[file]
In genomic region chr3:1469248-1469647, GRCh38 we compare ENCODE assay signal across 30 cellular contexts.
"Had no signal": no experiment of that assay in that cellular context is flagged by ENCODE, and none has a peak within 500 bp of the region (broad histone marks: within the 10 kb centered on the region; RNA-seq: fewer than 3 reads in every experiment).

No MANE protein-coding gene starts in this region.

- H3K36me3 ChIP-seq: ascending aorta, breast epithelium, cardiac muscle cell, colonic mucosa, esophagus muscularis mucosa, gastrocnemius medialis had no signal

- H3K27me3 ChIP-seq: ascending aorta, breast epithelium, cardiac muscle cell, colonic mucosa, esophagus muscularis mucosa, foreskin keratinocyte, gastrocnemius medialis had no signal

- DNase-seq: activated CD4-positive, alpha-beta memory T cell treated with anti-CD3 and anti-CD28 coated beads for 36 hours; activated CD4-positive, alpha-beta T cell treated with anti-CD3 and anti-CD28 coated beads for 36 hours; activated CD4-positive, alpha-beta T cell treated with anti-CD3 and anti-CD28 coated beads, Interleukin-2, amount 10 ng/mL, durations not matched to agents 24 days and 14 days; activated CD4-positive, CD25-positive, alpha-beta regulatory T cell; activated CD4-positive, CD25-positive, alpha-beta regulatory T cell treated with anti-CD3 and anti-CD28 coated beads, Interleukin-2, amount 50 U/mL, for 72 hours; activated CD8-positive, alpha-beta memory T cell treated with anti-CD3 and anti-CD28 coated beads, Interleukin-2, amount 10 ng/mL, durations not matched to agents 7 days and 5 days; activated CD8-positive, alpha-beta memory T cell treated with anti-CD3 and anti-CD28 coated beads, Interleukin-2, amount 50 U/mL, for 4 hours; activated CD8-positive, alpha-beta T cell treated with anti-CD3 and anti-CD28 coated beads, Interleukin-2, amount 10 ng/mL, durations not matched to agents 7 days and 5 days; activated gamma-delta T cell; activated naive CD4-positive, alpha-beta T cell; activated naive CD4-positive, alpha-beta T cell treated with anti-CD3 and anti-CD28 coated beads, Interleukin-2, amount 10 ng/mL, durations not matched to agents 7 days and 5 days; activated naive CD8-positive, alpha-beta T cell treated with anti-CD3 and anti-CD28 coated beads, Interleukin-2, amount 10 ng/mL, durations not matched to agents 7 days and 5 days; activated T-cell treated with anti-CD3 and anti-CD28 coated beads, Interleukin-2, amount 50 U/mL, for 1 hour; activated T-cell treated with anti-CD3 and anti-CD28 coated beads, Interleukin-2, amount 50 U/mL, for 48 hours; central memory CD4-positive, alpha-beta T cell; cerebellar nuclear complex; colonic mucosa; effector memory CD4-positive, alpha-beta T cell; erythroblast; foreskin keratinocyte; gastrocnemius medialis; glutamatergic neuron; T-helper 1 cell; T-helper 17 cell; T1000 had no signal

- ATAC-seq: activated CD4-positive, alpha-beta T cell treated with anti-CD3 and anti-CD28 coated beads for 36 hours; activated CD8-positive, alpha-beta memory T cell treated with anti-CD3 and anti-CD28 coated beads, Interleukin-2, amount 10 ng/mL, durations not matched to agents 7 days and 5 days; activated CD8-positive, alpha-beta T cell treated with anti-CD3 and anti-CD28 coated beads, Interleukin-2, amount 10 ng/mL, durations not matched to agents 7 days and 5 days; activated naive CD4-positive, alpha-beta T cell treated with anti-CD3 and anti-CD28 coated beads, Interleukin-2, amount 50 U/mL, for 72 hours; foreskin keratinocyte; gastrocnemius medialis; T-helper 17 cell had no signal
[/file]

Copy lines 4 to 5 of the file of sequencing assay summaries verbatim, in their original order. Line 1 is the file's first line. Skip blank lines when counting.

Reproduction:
- H3K36me3 ChIP-seq: ascending aorta, breast epithelium, cardiac muscle cell, colonic mucosa, esophagus muscularis mucosa, gastrocnemius medialis had no signal

- H3K27me3 ChIP-seq: ascending aorta, breast epithelium, cardiac muscle cell, colonic mucosa, esophagus muscularis mucosa, foreskin keratinocyte, gastrocnemius medialis had no signal